The Collective Arena with Liliana Romero

FAWW Gallery presents
The Collective Area and Lilophilia 30 September – 4 October 2021

Curated by Elaine Tam

FAWW Gallery is pleased to present a solo exhibition by Lilophilia (b. 1994), an artist and screen- printer from Bogotá, Colombia. Drawing upon her ancestry and Black female identity, she is inspired by both the ancestral knowledge and contemporary politics of her native country. In so doing, she creates memorable, bold, graphic work that embodies the imagination and fervour of protest. Primarily a printmaker, Romero employs techniques that allow for the reproducibility of the image, and as such, her work frequently escapes the confines of gallery walls.


The triptych Could I be Black? (2017) is an important early work of Romero's that merges playfulness and humour with discomfort and discontent. The first of the three features a figure bent-double, which calls to mind the tongue-in-cheek act of 'mooning', which is ambivalent in its intent to either amuse or insult. The second is a self-portrait, is also delineated by thick, sinuous lines, ones which serve to complement the distinctive thick and curly quality of the artist's hair. The striking, limited palette of red and black in the triptych invokes the seductive charge of strength and fury, but also emphasises the erotic projections of an onlooker's gaze. This is most pronounced in the last of the three, wherein two hand marks are imprinted on the buttocks of a curvaceous black woman, to which she responds with a silent but piercing glare.


At FAWW Gallery, the newsprint work WE ARE ANGRY (2020) exists as an installation but references the posters' originary function and format suitable for fly-posting. A guerrilla marketing tactic wherein paper advertisements are pasted directly onto barriers, bus stops and building facades, Romero has tended to use the act of fly-posting subversively, to both attract and bombard viewers with her politically charged signs and slogans. In this particular design, the artist points to the struggle for women's safety, dignity and respect in Colombia, following the attack of a young girl in La Guajira by seven military men. A visibly bleeding figure with dark skin stands defiant and triumphant; as though swelling with rage, the border of the sheet is barely able to contain her.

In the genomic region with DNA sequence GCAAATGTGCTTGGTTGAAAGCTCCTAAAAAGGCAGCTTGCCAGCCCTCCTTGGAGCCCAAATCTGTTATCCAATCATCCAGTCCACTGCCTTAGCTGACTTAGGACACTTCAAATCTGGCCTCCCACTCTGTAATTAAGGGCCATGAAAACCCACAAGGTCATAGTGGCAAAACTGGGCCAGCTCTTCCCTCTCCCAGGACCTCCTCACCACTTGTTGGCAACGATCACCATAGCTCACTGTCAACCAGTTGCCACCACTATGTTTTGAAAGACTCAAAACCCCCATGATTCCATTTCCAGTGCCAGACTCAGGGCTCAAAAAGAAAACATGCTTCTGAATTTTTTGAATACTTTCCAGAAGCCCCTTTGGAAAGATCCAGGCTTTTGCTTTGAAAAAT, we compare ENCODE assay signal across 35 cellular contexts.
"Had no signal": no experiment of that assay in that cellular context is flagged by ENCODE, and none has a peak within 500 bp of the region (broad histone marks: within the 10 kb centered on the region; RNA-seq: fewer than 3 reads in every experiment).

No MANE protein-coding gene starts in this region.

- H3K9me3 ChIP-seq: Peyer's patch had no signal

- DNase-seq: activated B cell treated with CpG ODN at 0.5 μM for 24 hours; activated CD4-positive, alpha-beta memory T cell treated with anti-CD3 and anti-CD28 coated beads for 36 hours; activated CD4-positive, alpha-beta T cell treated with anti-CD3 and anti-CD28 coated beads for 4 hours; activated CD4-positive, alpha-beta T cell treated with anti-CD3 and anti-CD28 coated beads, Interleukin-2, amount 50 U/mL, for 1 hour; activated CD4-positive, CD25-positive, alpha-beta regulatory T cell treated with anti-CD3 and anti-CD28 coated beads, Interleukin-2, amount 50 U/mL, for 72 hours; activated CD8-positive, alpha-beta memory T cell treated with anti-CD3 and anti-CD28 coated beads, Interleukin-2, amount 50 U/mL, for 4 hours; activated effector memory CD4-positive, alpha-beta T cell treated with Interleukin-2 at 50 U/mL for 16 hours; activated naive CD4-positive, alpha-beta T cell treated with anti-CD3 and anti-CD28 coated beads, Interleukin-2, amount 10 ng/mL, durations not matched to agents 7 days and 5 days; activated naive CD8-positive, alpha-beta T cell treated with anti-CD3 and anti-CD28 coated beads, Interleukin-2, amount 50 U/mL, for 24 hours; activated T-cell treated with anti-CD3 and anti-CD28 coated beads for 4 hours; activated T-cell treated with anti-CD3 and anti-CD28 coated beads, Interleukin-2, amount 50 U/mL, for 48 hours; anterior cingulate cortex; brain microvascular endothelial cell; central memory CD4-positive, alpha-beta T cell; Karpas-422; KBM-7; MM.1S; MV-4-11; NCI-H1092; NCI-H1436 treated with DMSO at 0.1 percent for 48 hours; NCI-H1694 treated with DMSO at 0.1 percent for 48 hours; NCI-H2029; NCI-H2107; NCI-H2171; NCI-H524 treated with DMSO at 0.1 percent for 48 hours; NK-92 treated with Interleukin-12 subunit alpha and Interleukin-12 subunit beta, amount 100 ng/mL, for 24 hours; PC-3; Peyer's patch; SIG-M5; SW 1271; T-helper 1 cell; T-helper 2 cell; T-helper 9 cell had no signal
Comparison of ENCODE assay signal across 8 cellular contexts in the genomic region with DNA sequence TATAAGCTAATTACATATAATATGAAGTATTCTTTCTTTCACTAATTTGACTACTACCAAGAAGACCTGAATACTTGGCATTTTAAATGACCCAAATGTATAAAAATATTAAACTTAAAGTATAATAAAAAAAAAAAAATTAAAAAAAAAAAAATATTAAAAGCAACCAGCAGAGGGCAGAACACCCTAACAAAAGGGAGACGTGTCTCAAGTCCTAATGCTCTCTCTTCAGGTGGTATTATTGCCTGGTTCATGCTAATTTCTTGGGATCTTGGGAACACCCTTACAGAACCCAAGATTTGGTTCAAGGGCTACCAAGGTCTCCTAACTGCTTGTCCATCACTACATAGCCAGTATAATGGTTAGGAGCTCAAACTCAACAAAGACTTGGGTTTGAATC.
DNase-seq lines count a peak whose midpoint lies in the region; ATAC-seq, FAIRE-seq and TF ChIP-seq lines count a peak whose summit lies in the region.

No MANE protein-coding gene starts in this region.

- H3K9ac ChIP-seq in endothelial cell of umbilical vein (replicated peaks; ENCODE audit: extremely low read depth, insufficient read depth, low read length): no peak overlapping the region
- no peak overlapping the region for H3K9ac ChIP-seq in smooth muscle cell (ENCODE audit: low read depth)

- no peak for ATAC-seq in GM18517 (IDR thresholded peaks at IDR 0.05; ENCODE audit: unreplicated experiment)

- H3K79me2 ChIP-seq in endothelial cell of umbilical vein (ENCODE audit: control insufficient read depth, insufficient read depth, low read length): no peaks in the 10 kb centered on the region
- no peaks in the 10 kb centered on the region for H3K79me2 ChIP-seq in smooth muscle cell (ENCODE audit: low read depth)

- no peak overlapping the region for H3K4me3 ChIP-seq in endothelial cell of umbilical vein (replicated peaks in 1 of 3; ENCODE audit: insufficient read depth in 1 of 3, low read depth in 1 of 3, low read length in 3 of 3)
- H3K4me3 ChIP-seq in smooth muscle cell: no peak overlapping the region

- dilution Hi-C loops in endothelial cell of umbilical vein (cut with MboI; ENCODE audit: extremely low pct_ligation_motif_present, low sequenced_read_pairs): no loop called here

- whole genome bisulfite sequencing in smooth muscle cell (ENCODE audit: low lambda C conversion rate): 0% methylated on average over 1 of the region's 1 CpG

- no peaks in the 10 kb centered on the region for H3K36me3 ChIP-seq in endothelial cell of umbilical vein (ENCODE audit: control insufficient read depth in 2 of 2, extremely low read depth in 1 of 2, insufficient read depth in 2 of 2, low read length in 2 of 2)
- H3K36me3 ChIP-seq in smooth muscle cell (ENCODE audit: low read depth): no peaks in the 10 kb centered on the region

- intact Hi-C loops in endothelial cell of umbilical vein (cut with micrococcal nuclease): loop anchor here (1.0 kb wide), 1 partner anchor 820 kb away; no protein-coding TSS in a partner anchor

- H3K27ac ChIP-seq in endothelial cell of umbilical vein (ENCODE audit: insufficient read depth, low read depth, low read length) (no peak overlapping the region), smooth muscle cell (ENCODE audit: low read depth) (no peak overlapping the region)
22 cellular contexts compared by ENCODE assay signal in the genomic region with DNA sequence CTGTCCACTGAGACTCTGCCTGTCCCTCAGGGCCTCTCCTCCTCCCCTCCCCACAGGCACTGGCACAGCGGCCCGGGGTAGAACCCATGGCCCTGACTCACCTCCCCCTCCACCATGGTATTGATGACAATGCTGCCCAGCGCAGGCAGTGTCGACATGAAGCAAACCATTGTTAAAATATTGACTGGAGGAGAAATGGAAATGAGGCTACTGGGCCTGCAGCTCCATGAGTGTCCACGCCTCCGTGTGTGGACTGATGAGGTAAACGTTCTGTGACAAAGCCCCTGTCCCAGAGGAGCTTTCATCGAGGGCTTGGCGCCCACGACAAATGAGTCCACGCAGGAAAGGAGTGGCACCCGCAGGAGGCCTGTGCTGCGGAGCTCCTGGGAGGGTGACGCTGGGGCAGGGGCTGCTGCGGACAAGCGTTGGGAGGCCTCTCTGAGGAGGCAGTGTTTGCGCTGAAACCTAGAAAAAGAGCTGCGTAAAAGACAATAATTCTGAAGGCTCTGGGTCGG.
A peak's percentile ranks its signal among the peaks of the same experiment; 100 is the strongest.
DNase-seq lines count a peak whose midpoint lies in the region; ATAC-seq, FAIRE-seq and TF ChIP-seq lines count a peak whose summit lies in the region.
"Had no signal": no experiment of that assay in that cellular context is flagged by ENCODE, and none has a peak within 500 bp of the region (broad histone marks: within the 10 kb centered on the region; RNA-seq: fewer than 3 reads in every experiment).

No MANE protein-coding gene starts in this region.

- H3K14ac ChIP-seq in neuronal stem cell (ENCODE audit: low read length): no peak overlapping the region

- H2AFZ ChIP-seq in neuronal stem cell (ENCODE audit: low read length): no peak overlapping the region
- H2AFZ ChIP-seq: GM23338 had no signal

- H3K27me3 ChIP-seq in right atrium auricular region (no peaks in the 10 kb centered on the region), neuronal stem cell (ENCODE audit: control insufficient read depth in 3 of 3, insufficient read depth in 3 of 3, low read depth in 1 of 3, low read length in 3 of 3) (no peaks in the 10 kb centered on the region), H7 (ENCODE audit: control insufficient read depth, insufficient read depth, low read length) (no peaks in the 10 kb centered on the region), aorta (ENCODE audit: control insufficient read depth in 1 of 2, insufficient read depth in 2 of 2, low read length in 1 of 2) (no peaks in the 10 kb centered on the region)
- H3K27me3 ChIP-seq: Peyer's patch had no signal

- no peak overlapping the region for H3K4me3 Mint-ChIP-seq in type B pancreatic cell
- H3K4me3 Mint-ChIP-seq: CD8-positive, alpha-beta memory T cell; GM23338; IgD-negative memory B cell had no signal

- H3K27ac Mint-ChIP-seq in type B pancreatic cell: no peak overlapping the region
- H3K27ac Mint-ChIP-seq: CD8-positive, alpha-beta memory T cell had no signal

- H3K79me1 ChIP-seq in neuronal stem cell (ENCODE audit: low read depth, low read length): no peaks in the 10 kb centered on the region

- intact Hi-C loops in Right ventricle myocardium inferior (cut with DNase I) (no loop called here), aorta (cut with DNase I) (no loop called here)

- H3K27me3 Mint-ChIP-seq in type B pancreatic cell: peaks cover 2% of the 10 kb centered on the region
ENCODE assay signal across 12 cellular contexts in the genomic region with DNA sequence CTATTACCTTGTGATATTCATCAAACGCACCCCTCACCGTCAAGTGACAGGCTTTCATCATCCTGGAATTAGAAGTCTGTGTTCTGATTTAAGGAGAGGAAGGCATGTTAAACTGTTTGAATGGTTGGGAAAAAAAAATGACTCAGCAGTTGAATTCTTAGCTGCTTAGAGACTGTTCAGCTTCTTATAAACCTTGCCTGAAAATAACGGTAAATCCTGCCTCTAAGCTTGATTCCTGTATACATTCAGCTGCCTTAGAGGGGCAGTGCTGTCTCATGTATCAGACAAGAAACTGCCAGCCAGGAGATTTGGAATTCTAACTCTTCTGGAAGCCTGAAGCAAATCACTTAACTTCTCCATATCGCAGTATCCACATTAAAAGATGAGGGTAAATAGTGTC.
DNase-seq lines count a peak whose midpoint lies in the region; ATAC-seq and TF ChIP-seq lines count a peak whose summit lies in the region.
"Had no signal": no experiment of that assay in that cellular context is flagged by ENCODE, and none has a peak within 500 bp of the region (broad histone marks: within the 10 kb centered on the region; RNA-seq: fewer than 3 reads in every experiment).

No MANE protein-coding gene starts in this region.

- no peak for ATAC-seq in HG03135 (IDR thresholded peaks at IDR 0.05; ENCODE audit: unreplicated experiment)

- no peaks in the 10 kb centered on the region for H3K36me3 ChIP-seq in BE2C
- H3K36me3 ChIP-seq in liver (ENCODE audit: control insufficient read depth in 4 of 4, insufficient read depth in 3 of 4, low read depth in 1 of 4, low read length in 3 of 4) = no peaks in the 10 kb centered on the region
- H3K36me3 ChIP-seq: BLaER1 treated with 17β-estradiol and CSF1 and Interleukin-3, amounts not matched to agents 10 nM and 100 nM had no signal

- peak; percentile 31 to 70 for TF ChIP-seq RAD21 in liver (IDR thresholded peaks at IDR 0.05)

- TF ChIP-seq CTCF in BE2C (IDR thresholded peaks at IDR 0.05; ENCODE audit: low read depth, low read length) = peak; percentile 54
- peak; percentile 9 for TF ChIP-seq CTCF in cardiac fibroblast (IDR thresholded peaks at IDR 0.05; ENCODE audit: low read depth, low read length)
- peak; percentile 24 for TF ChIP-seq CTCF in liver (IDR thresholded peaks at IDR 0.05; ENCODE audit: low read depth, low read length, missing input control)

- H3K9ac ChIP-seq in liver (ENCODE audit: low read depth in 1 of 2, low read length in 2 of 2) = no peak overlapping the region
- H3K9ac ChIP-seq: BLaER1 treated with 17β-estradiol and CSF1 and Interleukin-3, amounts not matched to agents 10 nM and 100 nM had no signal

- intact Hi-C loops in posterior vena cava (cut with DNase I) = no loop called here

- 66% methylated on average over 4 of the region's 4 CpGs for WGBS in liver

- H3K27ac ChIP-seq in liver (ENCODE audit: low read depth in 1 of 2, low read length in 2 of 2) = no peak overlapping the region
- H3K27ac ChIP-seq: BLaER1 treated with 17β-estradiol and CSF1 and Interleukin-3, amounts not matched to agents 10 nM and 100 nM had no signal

The show culminates with two recent works that exemplify the artist's craft in combining political statement and graphic arts. In Mi sangre corre por el suelo (2020) which translates as 'my blood runs through the earth' the artist reflects on the relationship between spiritual and natural forces through a creation story central to the Awa tribe and the cult of Maria Lionza. VERDAD Y JUSTICIA (2020), on the other hand, refers to the sweep of Colombian protests which began 20 November 2019, and features two clasped hands representing comradery and cooperation. Small yet explosive and energetic, this piece punctuates the exhibition in its gesture towards the fight for justice, truth and fair leadership.


Attesting to her valiant and untiring character, this focussed presentation seeks to champion Romero the artist and the activist. By instantiating a realm of art intrinsically linked to the act of dissent and deployment, these ardent works exist to herald better worlds yet to come.